The correct mix of Greens (nitrogen rich) and Browns (carbon sources) is more important during the winter than in the summer months as there will little external heat to assist the composting process. This will be dependant of the heat generated by the process itself. It is suggested that this material needs to be well balanced with C: N ratio between 20:1 and 40:1
Straw, fallen leaves (saved in sacks), shredded newspaper, or sawdust can provide a source of carbon. In addition small amounts of wood ash can are added to increase the calcium, phosphorus, and potassium content of the finished compost.
The main source of nitrogen rich materials during the winter is likely to be kitchen scraps as little will be available from the garden. A good supply of vegetable and fruit peelings is essential. It may be possible to supplement your kitchen waste with some from neighbours. Used Coffee Grounds, provide an additional boost and may be obtainable from a local cafe.
Chickens and rabbit manure also provides a good source of winter nitrogen. Black treacle (Molasses) used at a ratio of 1 part molasses to 20 parts water to soak absorbent material such straw or shredded paper or the manure /animal bedding is a useful addition. As those who make aerated compost tea will be aware black treacle is good source of bacterial nutrients and will help raise the compost temperatures
Moisture in winter composting
Moisture is one of the key factors in the composting process and winter winds and low humidity can dry the compost heap or bin. During warm spells warm water could be added to dampen but not soak the compost if it appears to dry.
However, during wet spells, such as the UK autumn and early winter in 2019, the contents of bins may become very wet. Surprisingly we have found that on the Stokes Wood composting demonstration site in Leicester it was the plastic bins with tight fitting lids that became water logged while the pallet and new Zealand bins, with open tops but with the composting material covered by plastic or carpet had retained the correct moisture level .
Additional browns in the form of shredded paper and a wood chip/leaf mixture were added to dry the composting material and open it up to provide air spaces.
It is suggested that all bins should be monitored during both wet and dry periods and when being left resting as many allotment bins during the winter so that it does not become so wet as to give rise to anaerobic conditions.
Routine aeration and turning the compost during the winter is not recommended by some sources, as this may interfere with the insulation that the careful layering of the bin has produced and let cold air into the material. However others recommend aeration as a means of getting air into the heap which should activate the aerobic micro-organisms and producing heat to maintain the composting process. Rather than using an aeration tool it might be better to empty and refill the bin to ensure a god mix. If a two or three bin system is being used, for what in the spring and summer would be hot composting, when moving the compost from one bin to another the material at the side of the bin should be added towards the middle of the new bin so it composts evenly.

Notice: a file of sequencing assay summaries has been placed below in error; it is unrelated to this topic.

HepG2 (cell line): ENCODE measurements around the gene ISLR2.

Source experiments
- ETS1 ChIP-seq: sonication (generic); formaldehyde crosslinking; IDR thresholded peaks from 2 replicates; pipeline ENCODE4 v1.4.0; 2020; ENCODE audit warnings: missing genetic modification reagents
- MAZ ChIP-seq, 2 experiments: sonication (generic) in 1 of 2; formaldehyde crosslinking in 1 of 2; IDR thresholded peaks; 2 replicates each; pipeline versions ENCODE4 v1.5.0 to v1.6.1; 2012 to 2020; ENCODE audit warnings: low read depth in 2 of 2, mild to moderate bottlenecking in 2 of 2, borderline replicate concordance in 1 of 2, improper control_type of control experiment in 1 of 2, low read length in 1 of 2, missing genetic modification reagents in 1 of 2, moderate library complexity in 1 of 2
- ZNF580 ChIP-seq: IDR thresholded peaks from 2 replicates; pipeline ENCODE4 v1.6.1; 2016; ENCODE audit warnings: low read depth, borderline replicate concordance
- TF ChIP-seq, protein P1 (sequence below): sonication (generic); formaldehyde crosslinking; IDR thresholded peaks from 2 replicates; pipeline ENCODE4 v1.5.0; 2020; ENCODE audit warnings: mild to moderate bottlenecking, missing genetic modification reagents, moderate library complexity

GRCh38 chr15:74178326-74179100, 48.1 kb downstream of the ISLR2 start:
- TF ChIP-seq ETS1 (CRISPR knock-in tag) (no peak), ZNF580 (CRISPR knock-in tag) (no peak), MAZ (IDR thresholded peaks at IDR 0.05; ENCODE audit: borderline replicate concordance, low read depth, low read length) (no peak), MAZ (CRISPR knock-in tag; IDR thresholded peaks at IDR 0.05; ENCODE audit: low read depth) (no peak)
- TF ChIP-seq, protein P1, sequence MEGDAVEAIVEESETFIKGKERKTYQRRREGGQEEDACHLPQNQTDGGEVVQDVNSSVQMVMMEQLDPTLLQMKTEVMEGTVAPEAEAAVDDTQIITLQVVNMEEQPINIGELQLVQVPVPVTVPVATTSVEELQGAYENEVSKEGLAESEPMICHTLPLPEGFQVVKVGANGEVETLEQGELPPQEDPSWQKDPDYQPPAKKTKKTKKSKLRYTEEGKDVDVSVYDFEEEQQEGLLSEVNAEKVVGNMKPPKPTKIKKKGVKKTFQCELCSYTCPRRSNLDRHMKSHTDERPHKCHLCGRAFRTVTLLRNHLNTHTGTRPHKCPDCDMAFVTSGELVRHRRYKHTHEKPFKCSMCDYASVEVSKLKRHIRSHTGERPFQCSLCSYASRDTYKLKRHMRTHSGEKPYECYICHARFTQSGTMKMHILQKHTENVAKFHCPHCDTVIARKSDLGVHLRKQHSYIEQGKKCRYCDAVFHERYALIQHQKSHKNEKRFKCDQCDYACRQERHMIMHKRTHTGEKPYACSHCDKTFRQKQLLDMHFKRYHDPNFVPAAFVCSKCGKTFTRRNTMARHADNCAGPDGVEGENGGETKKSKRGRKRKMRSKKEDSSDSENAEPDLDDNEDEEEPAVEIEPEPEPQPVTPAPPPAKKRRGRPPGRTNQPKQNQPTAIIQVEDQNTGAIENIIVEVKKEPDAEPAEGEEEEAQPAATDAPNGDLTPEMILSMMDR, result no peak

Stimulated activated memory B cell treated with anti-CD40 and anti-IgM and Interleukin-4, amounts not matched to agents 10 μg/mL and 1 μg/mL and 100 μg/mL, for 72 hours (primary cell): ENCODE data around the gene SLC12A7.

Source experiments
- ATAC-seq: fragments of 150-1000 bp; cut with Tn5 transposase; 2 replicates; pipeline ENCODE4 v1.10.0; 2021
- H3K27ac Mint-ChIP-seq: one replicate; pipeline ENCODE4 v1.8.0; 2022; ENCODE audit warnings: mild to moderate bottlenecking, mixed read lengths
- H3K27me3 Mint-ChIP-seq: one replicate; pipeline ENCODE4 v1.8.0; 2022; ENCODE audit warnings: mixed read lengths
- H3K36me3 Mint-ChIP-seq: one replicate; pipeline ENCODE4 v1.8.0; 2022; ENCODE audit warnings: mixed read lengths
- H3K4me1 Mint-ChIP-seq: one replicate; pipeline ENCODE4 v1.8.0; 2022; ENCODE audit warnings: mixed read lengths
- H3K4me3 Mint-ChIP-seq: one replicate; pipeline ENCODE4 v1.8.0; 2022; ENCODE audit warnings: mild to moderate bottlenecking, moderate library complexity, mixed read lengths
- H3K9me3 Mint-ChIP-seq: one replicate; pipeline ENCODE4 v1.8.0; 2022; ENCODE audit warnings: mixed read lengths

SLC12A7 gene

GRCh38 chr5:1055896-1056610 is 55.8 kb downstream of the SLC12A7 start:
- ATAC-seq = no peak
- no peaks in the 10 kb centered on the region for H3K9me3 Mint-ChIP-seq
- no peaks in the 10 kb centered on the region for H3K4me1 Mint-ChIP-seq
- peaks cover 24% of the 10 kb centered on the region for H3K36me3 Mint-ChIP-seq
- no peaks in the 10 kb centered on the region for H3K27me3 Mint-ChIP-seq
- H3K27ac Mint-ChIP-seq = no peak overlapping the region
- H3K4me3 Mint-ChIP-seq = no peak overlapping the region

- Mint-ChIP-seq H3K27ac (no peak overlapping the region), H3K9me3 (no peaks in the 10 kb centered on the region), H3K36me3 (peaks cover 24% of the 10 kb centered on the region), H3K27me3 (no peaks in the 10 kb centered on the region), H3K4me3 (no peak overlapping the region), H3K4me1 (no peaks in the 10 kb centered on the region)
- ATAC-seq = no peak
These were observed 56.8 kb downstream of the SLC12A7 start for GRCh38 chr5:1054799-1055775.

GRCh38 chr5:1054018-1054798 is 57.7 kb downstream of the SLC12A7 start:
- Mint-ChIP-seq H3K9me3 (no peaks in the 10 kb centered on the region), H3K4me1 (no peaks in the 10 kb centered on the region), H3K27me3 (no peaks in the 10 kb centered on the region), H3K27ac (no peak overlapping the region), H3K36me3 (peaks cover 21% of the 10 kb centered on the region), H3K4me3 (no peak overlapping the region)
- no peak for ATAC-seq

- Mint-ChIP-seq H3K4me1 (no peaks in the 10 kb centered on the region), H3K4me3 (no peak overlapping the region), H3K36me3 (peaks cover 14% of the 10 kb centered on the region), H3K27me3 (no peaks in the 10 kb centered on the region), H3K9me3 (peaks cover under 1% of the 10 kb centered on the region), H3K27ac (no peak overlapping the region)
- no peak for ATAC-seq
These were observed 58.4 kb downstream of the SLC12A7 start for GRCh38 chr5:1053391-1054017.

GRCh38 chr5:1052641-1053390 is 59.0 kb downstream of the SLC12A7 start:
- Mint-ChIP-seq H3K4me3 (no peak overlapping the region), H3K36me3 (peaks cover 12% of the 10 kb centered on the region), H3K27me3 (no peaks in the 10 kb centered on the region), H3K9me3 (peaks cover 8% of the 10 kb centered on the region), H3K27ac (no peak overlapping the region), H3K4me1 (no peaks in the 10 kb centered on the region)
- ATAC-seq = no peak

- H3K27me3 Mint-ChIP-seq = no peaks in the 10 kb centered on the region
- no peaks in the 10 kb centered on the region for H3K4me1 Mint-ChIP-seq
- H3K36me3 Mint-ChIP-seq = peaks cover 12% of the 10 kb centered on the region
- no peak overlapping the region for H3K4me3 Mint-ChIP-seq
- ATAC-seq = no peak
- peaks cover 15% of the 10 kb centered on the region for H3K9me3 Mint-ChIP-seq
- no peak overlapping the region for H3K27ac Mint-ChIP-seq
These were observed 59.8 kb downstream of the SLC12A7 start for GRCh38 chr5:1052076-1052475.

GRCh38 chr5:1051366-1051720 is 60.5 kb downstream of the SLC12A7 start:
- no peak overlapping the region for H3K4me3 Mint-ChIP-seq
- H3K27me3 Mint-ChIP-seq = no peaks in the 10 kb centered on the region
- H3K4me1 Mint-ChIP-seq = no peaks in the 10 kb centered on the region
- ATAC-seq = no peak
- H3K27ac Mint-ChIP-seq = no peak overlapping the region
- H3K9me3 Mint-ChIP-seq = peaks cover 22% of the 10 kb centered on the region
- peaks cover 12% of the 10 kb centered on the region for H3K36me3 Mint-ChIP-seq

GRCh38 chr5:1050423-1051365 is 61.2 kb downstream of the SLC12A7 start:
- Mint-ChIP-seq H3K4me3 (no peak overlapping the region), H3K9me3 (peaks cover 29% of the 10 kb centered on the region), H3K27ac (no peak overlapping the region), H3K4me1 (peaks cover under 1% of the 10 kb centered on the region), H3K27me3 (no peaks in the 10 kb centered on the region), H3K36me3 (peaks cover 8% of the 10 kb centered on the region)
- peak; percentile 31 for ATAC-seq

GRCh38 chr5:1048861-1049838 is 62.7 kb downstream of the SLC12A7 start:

As an alternativeto continuing to use the compost bin Trench composting, in which a trench is dug and filled with kitchen scraps over the winter offers a simple method of composting over the winter months. Although it has fallen out of favour as a composting method, other than for creating a bean trench and for marrows etc, it is still worth considering as a means of composting uncooked kitchen waste.
Bokashi Bin or wormery
One of the indoor methods of composting such as a Bokashi bin or a wormery will reduce the need to venture into the garden during the winter. This of course assumes that the wormery is moved into a shed, garage or outhouse for the winter and not wrapped in insulation and left in the garden.
We have kept wormeries working at Compost Corner at Snibston Discovery Museum during the winter insulating them with loft insulation in polythene bags and bubblewrap. The insulation round the lid needs to be removable so that the Worms can be fed and access should be provided to the tap to enable the Worm Wee to be harvested
We have an Aerobin and also can see an Aerobin in one of your photos, just wondering how is your Aerobin doing during winter time?
It does slow down but we do not feed it that often in the winter as it is on an allotment demonstration site.They need to be fed ofter to keep them working at their best.
With all this wrapping, what stops the compost material from going anaerobic during the winter?
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Check out ww.hotdamncomposter.com. We make mini in-vessel composting bins out of recycled chest freezers. Less than $20 to repurpose.